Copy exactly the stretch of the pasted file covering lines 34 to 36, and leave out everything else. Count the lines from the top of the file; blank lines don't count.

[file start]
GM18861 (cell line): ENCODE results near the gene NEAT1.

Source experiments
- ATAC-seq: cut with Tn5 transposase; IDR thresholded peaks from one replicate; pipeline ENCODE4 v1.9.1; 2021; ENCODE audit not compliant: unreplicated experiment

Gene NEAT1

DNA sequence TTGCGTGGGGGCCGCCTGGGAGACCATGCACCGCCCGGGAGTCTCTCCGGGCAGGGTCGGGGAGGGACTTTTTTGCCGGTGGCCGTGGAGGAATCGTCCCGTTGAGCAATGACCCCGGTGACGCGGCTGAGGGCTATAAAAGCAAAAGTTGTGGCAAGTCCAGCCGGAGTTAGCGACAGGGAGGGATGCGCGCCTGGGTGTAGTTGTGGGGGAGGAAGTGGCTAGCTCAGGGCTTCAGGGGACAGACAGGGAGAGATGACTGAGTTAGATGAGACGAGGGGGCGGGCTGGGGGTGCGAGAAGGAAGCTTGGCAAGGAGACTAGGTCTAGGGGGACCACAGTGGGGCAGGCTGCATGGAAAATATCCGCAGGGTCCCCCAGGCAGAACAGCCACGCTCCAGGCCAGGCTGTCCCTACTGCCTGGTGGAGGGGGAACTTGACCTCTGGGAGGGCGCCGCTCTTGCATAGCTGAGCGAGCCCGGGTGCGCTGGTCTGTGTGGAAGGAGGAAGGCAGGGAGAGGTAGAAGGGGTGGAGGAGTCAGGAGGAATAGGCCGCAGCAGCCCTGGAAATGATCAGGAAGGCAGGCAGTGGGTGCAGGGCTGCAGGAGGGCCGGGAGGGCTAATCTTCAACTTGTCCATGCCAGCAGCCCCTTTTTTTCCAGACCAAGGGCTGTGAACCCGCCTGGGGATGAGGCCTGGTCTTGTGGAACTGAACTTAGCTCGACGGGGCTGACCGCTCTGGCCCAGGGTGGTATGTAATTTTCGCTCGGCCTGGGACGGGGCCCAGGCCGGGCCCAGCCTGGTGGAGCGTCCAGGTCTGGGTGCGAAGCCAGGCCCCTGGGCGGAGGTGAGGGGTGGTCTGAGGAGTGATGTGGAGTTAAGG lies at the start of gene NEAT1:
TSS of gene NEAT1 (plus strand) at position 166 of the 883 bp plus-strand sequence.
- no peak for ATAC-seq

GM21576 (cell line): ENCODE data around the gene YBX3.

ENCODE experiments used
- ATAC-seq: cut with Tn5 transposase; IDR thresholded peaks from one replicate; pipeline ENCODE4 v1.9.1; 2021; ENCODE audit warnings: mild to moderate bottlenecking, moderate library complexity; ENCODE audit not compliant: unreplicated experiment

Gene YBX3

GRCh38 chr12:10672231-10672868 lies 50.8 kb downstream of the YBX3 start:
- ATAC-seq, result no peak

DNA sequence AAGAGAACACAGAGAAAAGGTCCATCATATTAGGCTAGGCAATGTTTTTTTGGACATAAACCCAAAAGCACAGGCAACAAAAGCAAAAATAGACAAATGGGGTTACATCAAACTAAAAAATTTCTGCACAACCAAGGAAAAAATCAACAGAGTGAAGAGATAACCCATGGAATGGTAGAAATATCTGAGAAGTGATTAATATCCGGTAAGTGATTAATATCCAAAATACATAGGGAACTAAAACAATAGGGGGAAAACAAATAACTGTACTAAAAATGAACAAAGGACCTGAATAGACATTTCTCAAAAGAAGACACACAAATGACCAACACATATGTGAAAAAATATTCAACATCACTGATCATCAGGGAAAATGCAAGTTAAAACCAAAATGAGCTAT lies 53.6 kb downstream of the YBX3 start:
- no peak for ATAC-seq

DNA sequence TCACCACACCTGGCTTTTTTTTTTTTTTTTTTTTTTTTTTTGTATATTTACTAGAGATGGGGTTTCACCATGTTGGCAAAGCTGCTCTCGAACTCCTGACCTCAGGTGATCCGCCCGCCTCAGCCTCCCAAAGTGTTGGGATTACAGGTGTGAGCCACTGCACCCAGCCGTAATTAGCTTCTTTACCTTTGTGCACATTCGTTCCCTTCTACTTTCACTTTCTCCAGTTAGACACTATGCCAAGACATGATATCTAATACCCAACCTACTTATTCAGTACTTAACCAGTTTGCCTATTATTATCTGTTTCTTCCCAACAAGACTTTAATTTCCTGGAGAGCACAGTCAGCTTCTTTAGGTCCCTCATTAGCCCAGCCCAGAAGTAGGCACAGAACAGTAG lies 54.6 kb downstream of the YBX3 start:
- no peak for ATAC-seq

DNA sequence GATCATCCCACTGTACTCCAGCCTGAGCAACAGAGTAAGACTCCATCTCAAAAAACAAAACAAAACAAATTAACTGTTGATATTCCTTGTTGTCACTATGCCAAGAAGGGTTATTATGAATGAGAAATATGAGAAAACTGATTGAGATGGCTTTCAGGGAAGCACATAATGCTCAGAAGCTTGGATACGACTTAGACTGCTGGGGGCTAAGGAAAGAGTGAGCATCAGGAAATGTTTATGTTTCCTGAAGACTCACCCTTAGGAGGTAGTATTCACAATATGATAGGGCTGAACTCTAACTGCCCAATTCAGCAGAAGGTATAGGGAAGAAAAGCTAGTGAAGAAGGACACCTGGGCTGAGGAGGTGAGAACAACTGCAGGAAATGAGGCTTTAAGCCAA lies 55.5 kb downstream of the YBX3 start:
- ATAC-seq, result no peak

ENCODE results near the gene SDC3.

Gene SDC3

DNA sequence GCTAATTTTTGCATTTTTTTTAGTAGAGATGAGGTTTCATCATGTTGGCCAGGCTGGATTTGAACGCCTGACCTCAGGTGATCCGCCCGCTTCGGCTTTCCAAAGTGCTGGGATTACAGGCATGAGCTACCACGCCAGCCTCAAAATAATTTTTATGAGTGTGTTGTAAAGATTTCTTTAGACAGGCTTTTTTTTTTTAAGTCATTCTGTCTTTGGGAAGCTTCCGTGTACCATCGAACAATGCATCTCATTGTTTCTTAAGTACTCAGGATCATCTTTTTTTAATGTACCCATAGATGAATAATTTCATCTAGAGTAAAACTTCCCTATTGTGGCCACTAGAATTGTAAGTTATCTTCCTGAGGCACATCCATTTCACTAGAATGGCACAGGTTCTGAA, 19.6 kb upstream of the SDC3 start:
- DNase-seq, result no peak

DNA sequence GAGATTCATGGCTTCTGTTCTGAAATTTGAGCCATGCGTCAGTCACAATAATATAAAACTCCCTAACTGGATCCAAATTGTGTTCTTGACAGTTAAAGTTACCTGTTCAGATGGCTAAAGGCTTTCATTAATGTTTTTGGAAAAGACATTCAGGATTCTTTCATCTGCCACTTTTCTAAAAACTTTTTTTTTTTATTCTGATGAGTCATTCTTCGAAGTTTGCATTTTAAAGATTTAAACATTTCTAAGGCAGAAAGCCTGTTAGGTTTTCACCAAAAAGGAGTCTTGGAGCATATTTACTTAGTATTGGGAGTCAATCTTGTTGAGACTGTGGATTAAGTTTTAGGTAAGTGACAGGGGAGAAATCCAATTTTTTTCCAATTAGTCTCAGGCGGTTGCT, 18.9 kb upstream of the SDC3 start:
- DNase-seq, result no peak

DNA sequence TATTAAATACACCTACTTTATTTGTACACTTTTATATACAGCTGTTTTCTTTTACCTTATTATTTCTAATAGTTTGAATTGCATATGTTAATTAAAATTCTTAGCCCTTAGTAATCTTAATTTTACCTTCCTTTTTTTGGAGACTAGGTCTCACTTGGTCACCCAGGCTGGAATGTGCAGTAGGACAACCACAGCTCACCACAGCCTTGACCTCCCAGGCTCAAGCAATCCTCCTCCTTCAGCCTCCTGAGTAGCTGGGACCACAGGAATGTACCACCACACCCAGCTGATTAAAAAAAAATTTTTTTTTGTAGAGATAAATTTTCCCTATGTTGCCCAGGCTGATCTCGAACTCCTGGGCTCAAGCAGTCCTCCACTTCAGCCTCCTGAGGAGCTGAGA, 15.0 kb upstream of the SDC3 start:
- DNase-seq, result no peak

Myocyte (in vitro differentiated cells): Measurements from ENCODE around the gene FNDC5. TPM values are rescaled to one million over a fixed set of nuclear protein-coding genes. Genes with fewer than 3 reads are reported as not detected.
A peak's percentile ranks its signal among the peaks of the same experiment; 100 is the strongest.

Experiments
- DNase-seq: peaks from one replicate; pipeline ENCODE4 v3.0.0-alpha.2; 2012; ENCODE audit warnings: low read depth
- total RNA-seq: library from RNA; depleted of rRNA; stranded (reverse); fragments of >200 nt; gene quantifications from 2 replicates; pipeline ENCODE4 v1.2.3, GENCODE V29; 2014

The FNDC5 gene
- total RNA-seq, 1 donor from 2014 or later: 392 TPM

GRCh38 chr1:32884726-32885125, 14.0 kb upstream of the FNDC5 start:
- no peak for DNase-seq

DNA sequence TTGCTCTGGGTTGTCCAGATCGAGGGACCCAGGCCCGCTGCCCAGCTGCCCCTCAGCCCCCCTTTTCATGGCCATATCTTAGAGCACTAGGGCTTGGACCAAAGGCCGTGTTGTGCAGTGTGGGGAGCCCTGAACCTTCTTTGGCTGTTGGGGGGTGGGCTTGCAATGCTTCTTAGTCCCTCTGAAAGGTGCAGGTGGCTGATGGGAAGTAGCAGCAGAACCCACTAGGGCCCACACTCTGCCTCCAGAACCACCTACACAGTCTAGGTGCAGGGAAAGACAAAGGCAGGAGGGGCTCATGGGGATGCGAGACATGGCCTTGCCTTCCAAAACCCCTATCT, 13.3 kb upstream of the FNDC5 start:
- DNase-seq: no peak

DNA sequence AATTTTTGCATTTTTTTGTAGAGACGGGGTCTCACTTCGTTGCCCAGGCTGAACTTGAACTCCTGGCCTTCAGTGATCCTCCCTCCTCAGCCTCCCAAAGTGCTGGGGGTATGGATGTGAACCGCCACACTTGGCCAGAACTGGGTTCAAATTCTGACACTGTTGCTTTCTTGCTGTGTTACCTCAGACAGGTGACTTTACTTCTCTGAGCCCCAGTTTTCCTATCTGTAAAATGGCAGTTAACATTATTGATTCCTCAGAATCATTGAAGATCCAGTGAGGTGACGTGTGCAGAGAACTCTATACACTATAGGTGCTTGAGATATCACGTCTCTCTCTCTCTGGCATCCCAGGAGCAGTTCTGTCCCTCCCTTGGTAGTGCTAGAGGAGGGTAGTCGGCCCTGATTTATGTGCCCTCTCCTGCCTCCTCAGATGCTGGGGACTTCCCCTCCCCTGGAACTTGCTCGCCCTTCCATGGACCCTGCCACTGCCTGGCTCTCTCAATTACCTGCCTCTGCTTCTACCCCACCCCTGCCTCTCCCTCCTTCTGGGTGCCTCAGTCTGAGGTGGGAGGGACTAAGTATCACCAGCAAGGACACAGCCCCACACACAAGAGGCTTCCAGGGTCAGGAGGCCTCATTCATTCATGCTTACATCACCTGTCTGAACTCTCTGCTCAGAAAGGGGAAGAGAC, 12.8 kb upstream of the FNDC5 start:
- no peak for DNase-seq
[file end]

- total RNA-seq, 1 donor from 2014 or later: 392 TPM

GRCh38 chr1:32884726-32885125, 14.0 kb upstream of the FNDC5 start:
- no peak for DNase-seq